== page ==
The 25 October 2010 Sumatra tsunami earthquake: Slip in a slow patch



[1] Various models for the generation of tsunami earthquakes have been proposed, including shallow earthquake slip through low strength materials. Because these physical fault conditions would likely affect other earthquakes in the same rupture zone, source properties of other events may provide a guide to locations of tsunami earthquakes. The 25 October 2010 Mw = 7.8 Mentawai tsunami earthquake and surrounding events provide a test of this hypothesis. We determine slip patterns for the mainshock and relocate aftershocks, with the majority occurring in the near trench region. The two largest magnitude aftershocks occurred within the downdip end of the mainshock rupture area and have long moment-normalized rupture duration, likely related to fault zone conditions. Several older relocated earthquakes at the northern edge of the 2010 rupture area also have long duration character, suggesting both spatial and temporal consistency in the conditions needed to produce slow seismic processes along this margin.

1. Introduction

[2] Tsunami earthquakes, events that produce larger tsunami waves than expected given the earthquake size, have occurred in several subduction zones around the world, including Nicaragua (1992), Java (1994 and 2006), and Peru (1996) [e.g., Kanamori, 1972; Kanamori and Kikuchi, 1993; Newman and Okal, 1998; Polet and Kanamori, 2000; Bilek and Lay, 2002]. Other characteristics of these events include deficiency in high frequency seismic radiation, very long earthquake rupture duration, and shallow slip along the plate interface. Models for these unusual events tend to require slip through low strength materials at the shallow end of the seismogenic zone [e.g., Kanamori and Kikuchi, 1993; Bilek and Lay, 1999; Satake and Tanioka, 1999; Polet and Kanamori, 2000]. A recent tsunami earthquake occurred along the Mentawai Islands offshore the island of Sumatra (25 October 2010, 14:42:22 UTC) [Lay et al., 2011; Newman et al., 2011], in an area adjacent to recent great earthquakes and shallow afterslip [e.g., Hsu et al., 2006; Konca et al., 2008] (Figure 1). Approximately 700 km north, another tsunami earthquake may have occurred along Simeulue Island in 1907 [Kanamori et al., 2010].

Figure 1.

Setting of the 2010 October Mw = 7.8 tsunami earthquake (red star, NEIC location, red square and focal mechanism from GCMT, along the subduction zone between the Australian and Sunda plates. Plate boundary from Bird [2003]. Aftershocks (defined in time relative to mainshock) of the 2010 event (diamonds, NEIC locations between 25 October and 06 December) show significant activity to the north and updip of the mainshock location. Other significant earthquakes in the region also shown, including the 1907 tsunami earthquake (purple star [Kanamori et al., 2010]) and rupture areas for earthquakes Mw > 7.5 (dashed and solid colored lines [Hsu et al., 2006; Konca et al., 2008]).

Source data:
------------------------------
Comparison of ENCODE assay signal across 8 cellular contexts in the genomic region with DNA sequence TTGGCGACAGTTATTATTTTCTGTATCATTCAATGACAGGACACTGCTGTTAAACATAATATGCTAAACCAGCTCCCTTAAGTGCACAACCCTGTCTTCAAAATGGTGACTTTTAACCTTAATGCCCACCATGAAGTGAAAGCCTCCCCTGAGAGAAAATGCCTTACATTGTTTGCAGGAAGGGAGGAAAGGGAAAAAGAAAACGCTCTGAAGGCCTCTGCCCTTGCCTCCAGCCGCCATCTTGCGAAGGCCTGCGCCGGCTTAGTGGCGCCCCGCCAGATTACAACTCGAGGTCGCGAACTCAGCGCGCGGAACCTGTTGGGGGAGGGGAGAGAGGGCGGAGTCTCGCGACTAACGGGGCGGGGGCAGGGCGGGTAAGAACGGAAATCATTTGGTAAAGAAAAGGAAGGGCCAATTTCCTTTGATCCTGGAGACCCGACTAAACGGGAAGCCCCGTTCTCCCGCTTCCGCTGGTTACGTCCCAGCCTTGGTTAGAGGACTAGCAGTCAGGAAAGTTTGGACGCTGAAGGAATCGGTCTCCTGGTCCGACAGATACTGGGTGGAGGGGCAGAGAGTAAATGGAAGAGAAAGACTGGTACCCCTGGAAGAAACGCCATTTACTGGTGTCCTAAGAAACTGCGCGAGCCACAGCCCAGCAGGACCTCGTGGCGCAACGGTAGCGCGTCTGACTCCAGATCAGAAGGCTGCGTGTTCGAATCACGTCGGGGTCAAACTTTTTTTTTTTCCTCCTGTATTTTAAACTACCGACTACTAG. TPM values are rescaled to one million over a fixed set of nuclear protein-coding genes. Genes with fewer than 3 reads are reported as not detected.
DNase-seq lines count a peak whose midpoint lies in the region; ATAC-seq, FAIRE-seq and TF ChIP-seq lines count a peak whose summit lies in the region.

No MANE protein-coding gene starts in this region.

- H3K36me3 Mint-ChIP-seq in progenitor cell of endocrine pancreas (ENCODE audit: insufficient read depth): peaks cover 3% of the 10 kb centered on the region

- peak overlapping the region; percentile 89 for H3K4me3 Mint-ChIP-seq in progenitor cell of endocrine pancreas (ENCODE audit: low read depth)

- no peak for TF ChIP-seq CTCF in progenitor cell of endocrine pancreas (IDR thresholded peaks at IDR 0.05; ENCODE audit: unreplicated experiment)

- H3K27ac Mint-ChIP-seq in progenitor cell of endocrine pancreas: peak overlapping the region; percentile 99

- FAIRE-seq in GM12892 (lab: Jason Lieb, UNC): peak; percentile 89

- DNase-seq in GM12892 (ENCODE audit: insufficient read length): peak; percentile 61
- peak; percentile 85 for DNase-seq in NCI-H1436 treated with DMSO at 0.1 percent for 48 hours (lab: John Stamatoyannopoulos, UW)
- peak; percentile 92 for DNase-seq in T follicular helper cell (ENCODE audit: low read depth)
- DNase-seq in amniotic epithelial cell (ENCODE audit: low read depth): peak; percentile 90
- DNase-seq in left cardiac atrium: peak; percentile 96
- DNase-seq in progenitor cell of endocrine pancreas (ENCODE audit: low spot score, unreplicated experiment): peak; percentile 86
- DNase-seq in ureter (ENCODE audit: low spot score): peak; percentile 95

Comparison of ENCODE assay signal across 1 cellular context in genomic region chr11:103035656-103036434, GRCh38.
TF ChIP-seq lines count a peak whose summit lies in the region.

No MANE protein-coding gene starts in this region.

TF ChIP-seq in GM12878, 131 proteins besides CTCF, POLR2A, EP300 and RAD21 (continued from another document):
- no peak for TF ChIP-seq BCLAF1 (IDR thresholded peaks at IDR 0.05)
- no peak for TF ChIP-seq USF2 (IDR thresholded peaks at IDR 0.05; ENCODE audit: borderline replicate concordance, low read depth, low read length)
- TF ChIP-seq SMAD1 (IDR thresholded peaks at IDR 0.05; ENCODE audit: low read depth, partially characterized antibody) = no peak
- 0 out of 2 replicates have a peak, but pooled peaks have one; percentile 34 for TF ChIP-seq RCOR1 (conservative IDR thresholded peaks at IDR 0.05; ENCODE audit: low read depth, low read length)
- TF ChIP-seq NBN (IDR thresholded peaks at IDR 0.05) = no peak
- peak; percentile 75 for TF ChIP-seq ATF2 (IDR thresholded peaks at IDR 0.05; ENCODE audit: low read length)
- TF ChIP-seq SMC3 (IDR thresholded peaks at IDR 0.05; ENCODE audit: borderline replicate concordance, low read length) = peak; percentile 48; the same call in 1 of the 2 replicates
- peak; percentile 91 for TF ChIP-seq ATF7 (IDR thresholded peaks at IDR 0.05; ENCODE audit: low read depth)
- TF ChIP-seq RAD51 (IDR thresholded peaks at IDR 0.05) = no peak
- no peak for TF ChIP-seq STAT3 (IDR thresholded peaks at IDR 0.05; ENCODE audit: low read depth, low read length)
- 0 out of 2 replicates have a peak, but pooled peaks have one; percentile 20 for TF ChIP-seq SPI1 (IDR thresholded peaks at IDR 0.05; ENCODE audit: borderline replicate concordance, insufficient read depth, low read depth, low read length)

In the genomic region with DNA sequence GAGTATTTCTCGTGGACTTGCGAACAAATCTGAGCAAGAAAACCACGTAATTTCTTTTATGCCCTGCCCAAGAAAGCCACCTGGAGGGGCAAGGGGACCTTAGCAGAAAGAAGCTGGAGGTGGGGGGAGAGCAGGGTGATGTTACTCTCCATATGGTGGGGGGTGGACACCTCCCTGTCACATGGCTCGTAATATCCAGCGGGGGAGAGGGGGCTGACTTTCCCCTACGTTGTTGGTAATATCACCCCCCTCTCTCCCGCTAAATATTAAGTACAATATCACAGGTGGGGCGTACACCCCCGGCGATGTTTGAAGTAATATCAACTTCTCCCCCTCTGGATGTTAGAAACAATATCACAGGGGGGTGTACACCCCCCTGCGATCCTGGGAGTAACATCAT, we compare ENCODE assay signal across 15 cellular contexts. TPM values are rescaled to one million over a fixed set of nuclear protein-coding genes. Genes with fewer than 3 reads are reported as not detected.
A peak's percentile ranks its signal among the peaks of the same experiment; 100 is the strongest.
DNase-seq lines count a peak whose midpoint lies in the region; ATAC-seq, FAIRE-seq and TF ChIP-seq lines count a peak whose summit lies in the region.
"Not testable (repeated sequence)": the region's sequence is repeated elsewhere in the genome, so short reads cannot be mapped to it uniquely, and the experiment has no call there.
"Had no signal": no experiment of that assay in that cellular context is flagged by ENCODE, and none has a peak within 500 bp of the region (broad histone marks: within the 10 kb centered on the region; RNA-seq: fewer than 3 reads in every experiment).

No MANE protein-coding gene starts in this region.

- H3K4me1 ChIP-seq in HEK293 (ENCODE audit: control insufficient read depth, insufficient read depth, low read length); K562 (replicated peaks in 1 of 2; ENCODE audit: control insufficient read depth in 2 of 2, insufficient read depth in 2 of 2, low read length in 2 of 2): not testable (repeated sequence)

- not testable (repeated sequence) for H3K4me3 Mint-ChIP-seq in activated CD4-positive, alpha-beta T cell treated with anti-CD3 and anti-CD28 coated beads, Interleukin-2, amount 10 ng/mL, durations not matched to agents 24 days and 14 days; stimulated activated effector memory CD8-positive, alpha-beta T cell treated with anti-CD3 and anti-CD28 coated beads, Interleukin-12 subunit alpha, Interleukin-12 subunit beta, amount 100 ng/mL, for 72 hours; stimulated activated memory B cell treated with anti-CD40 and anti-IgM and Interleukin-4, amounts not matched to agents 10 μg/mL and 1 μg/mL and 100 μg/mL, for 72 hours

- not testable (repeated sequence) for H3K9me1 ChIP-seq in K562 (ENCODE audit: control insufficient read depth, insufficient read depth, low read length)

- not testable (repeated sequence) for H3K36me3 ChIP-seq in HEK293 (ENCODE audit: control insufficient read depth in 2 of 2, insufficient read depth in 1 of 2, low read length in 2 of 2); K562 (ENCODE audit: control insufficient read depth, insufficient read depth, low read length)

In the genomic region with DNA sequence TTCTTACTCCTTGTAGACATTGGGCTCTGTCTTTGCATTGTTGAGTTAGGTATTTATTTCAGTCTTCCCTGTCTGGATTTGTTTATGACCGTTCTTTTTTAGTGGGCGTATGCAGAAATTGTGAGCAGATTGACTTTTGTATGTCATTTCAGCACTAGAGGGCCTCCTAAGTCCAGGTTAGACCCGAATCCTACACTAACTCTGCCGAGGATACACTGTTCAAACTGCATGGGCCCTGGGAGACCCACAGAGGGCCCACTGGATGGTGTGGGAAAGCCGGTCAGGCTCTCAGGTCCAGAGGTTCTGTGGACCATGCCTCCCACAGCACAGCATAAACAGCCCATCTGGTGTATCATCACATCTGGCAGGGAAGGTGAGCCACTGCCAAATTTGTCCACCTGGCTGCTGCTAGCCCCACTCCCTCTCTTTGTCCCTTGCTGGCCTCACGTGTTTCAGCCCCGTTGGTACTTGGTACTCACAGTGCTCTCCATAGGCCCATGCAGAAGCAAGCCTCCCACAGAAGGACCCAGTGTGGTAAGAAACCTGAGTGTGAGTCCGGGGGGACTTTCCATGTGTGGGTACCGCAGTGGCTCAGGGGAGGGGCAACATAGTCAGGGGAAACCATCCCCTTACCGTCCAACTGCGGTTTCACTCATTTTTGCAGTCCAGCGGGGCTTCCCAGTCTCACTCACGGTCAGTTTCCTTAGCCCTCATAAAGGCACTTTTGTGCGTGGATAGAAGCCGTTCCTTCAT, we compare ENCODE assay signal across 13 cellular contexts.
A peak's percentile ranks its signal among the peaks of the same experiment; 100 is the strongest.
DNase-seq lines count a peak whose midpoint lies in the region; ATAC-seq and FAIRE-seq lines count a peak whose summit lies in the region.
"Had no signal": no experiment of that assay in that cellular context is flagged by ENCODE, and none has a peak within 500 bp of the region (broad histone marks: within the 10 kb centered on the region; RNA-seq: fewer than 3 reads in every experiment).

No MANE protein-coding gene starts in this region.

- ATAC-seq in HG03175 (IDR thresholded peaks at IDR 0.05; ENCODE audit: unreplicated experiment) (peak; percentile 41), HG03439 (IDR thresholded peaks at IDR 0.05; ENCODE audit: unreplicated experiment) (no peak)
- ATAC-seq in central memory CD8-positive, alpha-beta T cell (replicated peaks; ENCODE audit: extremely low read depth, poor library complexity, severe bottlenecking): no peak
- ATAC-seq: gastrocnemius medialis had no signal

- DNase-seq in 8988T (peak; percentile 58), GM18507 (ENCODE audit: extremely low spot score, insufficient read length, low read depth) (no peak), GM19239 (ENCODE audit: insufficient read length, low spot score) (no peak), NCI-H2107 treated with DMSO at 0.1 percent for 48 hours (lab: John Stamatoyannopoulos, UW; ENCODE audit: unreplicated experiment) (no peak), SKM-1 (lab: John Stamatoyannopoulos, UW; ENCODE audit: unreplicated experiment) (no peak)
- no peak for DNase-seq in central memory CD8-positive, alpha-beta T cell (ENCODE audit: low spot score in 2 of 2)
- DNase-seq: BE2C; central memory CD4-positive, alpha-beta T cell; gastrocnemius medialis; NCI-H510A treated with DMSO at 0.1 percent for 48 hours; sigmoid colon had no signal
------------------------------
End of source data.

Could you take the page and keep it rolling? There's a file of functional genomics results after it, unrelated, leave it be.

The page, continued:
[3] Given that models link shallow slip in weak near-trench materials to tsunami earthquake occurrence, an important question is whether these fault conditions also impact the rupture of other events in the same area. Our efforts here address this question by first defining the rupture area and source characteristics of the 2010 event as well as relocating aftershocks of the event. We then compare the rupture extent to source parameters computed for other regional earthquakes in order to assess the possibility of consistent slow behavior along specific patches of the plate interface.

2. Dataset

[4] Our source analysis of the 2010 mainshock incorporates both broadband P and SH waves recorded at teleseismic distances (30–90°) and a large suite of long period vertical component seismograms for the Rayleigh wave (R1) signal used in the relative source time function deconvolution. We also determine source parameters for 74 moderate magnitude events from 1990–2009 (Mw > 5.5, thrust mechanism based on Global Centroid Moment Tensor (GCMT, solutions) using teleseismic P and SH waves.

3. Methods

3.1. Source Parameters: Mainshock

[5] Estimates of the rupture extent are initially developed using a theoretical Green's function deconvolution [e.g., Lay et al., 2009] with 59 R1 surface wave records that are azimuthally well distributed around the source. Point source synthetic seismograms are created using normal mode summation for each distance and azimuth range represented by the data collected using PREM [Dziewonski and Anderson, 1981] for the velocity model. These synthetic seismograms are deconvolved from the observed seismograms to remove theoretical path effects, leaving a relative source time function (STF) to describe the source effects at each station [e.g., Lay et al., 2009] (Figure 2a). We pick the onset and end of each STFs main source pulses (dt) and using the definition for the directivity parameter [Γ, Γ = cos(station_azimuth − rupture_azimuth)/phase_velocity], solve for the best fit rupture duration, azimuth, and duration length (Figure 2a).

Figure 2.

Earthquake source modeling results. (a) (left) Data used to estimate duration and rupture extent based on 59 R1 STFs, (right) dt is the measured duration of each STF (indicated on the STFs, sorted by Γ), Γ is the directivity parameter. Azimuth is varied in the calculation and the best azimuth (308°) results from highest correlation coefficient. These results suggest rupture towards the NW, rupture length of ∼140 km, and a duration of ∼130 s, consistent with the body wave results. (b) Finite fault modeling results using 20 P and 12 SH waves ( (top left) Best fit focal mechanism, (top right) moment rate function and (bottom) slip distribution on the fault plane are shown. Rupture duration estimate of ∼130–140 s, depth of 22 km, and maximum slip of 4.7 m near the epicenter and rupture towards the NW (positive along-strike direction) provide the best fit to the body wave data. (c) (top) Example data processing for moderate magnitude events using P and SH waves to determine (bottom left) moment rate functions and (bottom right) depth. For this example of an Mw = 5.9 aftershock, the best fit synthetic seismograms are computed for a depth of 25 km and a moment rate function with a 5 s primary moment pulse. This duration is scaled by the cubed root of the seismic moment, producing a moment-normalized source duration (NSD) of 5.45 s.